- New CEO previously global sales chief, Asia boss.
- Q1 core profit (EBITDA) up 14.2% vs consensus 6.6%.
- Sees 2021 EBITDA rising by 8-12%, revenue by more.
Carlos Brito, who built Anheuser-Busch InBev into the world's biggest brewer during 15 years at the helm, will step down as CEO in July to be replaced by the group's North America boss as it shifts focus from acquisitions to boosting sales.
The brewer of Budweiser, Corona and Stella Artois lagers said on Thursday its board had unanimously elected Michel Doukeris, the former head of sales, to succeed fellow Brazilian Brito, from July 1.
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Chairman Martin Barrington said Doukeris' expertise in brands, consumers and innovation meant the 48-year-old was ideally suited for the company's next phase.
That phase could be more focused on boosting sales of over 500 brands than on acquisitions in an already concentrated brewing market.
"This should not come as a shock to investors.... Michel was the clear lead internal candidate," said Trevor Stirling, beverage analyst at Bernstein Securities, adding Doukeris had an impressive track record, notably in China and Asia-Pacific.
AB InBev shares rose around 4% in early trading.
Brito, 61 today, arrived when the brewer was called InBev, the result of a 2004 merger between Belgium's Interbrew and Brazil's AmBev, which he headed.
During his tenure, the company took over Anheuser-Busch in 2008, added Mexico's Grupo Modelo and in 2016 spent over $100 billion on SABMiller, then the world's second largest brewer.
The acquisition brought more Latin American markets and saw it enter Africa for the first time.
However, the purchase also saw AB InBev's net debt jump to $82.7 billion as of the end of 2020, some 4.8 times core earnings (EBITDA).
Its share are now less than half their late 2015 peak, with craft beer eating into its U.S. sales and difficulties in Brazil and South Africa.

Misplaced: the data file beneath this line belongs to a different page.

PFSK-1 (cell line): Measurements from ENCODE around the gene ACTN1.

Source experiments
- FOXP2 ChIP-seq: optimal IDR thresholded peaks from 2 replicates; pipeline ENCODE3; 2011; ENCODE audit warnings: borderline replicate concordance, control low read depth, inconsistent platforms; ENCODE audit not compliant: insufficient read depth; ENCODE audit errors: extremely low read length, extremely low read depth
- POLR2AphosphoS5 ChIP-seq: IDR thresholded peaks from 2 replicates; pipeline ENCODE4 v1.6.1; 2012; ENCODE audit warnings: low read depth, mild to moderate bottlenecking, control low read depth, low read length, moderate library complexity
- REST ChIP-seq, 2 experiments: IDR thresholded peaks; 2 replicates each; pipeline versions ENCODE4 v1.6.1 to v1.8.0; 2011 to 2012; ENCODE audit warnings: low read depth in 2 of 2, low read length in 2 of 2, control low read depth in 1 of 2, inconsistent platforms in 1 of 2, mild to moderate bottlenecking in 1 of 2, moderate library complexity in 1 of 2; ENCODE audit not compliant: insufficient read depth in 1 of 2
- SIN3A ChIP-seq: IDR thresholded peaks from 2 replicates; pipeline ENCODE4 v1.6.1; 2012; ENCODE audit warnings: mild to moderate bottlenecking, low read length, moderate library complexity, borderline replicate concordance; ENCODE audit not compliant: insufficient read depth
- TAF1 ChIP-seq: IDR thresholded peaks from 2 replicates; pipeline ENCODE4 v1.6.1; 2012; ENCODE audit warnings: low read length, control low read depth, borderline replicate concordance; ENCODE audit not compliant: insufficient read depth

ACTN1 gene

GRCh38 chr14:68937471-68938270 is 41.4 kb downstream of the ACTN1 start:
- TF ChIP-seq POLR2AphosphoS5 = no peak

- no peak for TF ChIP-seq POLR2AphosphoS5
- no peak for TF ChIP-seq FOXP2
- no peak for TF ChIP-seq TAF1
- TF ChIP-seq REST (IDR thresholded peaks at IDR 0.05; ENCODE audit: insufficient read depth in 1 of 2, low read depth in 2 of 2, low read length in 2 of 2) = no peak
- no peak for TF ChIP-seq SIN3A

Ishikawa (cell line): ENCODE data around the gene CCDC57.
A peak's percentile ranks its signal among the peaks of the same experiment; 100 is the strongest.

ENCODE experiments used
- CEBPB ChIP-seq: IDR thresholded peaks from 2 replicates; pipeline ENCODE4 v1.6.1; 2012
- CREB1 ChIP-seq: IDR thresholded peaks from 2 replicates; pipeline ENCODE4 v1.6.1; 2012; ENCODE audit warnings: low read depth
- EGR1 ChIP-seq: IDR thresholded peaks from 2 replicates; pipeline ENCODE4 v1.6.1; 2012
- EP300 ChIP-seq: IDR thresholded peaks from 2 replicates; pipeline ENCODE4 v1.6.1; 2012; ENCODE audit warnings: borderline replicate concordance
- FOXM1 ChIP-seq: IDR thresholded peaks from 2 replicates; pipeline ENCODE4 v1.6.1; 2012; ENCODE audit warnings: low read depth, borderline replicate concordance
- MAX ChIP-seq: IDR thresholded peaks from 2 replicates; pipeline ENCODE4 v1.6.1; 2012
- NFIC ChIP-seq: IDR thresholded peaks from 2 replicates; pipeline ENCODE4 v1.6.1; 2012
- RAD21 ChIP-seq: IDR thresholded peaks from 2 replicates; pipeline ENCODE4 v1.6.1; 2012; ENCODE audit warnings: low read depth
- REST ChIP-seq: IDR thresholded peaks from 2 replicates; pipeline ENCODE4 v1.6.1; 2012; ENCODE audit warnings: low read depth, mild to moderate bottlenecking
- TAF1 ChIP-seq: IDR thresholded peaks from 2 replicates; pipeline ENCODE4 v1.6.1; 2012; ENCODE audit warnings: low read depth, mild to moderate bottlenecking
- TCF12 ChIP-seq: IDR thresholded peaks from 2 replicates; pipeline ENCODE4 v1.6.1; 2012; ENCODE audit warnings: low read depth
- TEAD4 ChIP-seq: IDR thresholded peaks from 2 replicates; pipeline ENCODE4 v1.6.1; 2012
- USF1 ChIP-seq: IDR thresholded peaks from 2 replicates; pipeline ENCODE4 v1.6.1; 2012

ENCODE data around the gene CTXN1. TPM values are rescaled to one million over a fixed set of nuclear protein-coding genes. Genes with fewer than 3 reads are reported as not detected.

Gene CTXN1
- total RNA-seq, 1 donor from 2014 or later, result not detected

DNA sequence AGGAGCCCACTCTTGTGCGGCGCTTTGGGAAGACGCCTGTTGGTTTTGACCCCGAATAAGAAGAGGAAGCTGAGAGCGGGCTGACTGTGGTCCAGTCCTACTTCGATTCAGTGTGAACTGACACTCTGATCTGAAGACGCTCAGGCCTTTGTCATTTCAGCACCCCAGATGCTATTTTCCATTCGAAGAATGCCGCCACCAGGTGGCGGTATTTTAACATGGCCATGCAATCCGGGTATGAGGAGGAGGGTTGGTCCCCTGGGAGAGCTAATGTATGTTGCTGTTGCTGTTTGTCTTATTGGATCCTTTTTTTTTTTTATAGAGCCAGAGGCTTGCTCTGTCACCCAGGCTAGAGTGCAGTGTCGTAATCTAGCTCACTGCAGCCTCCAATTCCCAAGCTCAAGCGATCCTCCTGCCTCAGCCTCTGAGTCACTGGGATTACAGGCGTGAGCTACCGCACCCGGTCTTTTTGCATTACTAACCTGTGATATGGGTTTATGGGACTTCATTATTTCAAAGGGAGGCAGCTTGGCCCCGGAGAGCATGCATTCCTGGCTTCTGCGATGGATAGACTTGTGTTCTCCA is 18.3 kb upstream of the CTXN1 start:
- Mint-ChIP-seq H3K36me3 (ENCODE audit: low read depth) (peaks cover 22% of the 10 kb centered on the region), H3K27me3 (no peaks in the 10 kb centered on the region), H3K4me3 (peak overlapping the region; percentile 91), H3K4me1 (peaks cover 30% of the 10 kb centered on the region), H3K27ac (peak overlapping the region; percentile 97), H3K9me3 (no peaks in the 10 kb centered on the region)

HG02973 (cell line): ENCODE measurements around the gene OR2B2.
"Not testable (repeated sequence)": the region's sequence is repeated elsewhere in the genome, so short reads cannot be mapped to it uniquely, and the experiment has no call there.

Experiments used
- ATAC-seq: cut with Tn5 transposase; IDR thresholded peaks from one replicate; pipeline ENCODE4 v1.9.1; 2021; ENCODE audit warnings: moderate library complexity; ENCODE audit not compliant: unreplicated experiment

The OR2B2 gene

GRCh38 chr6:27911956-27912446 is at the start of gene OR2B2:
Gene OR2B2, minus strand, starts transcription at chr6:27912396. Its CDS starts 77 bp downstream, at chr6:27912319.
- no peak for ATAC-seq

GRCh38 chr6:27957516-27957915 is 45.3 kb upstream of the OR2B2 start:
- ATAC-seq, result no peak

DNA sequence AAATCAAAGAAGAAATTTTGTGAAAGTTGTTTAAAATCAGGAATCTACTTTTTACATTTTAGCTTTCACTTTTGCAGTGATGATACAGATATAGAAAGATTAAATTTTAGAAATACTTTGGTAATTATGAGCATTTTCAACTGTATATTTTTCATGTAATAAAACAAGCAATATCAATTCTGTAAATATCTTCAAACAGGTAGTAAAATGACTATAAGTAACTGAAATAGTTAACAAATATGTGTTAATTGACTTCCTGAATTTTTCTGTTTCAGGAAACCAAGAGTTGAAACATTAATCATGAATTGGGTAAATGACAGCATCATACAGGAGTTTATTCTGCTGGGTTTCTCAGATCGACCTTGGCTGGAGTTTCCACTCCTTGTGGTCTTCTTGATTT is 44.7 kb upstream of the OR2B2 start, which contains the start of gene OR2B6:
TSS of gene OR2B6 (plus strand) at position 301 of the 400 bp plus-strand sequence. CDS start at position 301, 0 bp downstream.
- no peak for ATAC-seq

"Brito was the architect who led and built AB InBev into the world's leading beer company and a leading global consumer packaged goods company by masterfully integrating the many businesses that comprise AB InBev today," Barrington said.
The company separately reported first-quarter earnings ahead of expectations, even with lockdowns closing hospitality in much of Europe and a one-month alcohol sales ban in South Africa.
Sales of beer surged 64% in Asia-Pacific, a year on from the initial coronavirus lockdown in China, a major AB InBev market.
They rose by more than 10% in Latin America, outperforming industry growth in two of its top markets, Brazil and Mexico. In Europe, sales of its own beers were flat.
Earnings before interest, tax, depreciation and amortization (EBITDA) rose 14.2% on a like-for-like basis and removing the impact of currency translation to $4.27 billion, beating the 6.6% average forecast in a company-compiled poll.
This figure should increase by between 8% and 12% in 2021, with revenue growth greater than that, based on higher beer sales, price hikes and a shift in consumer taste to premium brands, AB InBev said.